The folks at COMP Performance Group have been hard at work on a selection of products sure to be an instant grand slam with the LS community, and two particularly interesting items on hand at the shows were a new FAST intake manifold and (introduced at PRI) a new RHS engine block.
Missed both Vegas and Orlando in `08? Brian Reese, Director of Engineering and Business Development at COMP Performance Group, hooked us up with some cutting-edge information on these new products, so read on to find out what everyone's been talking about.
Fast LSXR 102mm Intake ManifoldGMHTP readers are surely well versed on the original FAST LSX intake manifold. Available in both 78mm and 90mm configurations, it took the LS world by storm years back, providing thousands of enthusiasts with bolt-on performance increases for engines mild to wild. In test after test, we've shown these intakes to be proven performers, and the more recent 92mm manifold only upped the ante. But since these manifolds were designed for use with the original cathedral-port heads first seen on the LS1, the company has until now left owners of rectangular-port LS engines out in the cold.
Well, times they are a changin', because FAST has just unveiled its LSXR 102mm Intake Manifold, a piece that delivers increased flow capabilities for rectangular-port (LS3/L92-style) engines. So what makes the LSXR special? Some highlights on this new manifold and details of its development will clue you in.
An appreciation of the glory that is the LSXR is impossible without at least a cursory understanding of the engineering that went into it. The science of air flow as applied to internal combustion engines is quite complex, but pretty much everyone already knows that more air enables more power; getting an engine to ingest additional air is the key to increased output. As applied to the intake manifold, the main factors that dictate engine air flow are fourfold: (1) "command," comprising throttle and valve opening events; (2) pressure differential, which can be referred to as "potential;" (3) "obstacles," consisting of flow path and restrictions; and (4) wave tuning, which is a part of potential/momentum. Design of a well-performing intake manifold comes down to proper application of this science and all of its intricacies.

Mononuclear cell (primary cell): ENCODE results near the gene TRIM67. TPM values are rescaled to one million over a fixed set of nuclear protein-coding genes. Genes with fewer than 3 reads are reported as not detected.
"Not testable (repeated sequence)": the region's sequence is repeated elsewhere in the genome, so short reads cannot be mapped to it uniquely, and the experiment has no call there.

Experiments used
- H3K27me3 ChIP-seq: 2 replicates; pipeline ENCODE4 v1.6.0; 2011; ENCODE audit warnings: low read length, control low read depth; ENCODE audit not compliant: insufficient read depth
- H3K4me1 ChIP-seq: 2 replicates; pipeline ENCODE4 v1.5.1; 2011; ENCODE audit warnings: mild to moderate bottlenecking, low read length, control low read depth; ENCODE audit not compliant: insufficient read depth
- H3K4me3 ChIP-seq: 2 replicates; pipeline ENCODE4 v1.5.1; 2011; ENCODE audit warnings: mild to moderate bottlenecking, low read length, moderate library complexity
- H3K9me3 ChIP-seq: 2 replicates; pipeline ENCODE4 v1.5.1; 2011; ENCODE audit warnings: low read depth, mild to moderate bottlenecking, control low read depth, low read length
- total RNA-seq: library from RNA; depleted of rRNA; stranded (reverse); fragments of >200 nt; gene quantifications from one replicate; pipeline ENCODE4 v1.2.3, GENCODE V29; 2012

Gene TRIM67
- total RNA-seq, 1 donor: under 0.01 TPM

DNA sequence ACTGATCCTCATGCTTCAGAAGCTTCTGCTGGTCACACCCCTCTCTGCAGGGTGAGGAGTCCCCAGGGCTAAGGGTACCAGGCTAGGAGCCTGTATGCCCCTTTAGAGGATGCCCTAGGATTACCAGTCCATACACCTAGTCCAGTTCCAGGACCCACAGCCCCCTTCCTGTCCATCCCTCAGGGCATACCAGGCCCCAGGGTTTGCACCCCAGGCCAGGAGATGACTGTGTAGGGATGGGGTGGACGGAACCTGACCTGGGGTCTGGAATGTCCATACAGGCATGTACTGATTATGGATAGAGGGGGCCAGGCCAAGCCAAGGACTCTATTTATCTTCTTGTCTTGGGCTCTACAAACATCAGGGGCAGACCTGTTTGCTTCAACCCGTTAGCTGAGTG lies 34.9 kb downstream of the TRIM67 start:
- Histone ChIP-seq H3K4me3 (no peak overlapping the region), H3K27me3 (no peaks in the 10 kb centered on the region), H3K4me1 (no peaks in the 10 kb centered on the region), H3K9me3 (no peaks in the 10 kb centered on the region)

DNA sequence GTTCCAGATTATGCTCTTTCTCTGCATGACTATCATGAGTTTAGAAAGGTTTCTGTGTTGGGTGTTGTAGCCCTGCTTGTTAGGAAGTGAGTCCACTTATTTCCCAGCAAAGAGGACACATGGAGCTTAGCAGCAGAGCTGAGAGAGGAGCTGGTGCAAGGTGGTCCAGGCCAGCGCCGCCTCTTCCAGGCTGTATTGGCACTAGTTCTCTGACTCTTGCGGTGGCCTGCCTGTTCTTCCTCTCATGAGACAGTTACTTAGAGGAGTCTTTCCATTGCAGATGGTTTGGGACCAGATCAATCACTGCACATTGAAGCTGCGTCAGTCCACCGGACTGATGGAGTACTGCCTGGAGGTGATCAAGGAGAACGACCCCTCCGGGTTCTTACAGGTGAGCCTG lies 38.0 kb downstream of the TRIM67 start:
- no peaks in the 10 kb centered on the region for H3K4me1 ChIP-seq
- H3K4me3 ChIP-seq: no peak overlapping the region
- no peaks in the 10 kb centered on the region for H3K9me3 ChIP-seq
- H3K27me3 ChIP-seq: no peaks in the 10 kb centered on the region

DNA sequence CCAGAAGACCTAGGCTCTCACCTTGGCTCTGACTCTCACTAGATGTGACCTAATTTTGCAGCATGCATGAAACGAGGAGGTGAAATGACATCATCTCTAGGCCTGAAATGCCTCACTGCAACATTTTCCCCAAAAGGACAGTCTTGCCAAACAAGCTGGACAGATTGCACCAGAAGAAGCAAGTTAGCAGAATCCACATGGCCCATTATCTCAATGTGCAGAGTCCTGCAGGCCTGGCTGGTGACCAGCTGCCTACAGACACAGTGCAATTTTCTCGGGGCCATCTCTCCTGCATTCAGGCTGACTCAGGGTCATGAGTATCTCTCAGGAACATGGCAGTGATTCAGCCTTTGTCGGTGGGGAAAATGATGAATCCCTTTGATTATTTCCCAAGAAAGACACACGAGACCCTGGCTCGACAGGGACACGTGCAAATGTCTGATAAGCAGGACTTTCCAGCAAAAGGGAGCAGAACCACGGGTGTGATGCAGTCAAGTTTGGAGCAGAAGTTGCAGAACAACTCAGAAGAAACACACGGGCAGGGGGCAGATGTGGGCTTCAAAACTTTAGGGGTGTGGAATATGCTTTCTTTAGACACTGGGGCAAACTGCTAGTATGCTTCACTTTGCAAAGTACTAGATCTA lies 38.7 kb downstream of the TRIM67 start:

That said, in order to develop the LSXR, Reese and other FAST engineers coupled computer-aided design techniques with dyno testing, and the process began with a thorough evaluation of factory manifolds to determine a baseline to build from. This included dynoing, precise physical measurements, flow testing, and building of computer models that would accurately represent the stock manifolds in digital form. With mountains of data on the factory items now in hand, Computational Fluid Dynamics (CFD) was utilized in order to model air flow through virtual manifolds, thereby creating a "virtual flow bench" for use in the LSXR's development. Among the aspects of air flow looked at and data generated in this process were velocity and pressure diagrams, flow initiation and paths, and evaluations of energy loss. The models proved crucial in the design of the intricate shape of the interior of the manifold, particularly the precise contours of the runners. Important flow considerations included requirements of turning the air (air is lazy and doesn't like to change direction), flow separation concerns, distribution in the plenum, and upstream/downstream considerations. Just as important were tuning considerations, which included: wave tuning (i.e., constructive use of the reflective pressure waves resulting from opening/closing events of the intake valves to give added pressure differential over natural aspiration, forcing additional air into the cylinders); inlet shape and orientation; runner length, taper, area, and shape; plenum volume; and engine variations. Packaging limitations played a role in both.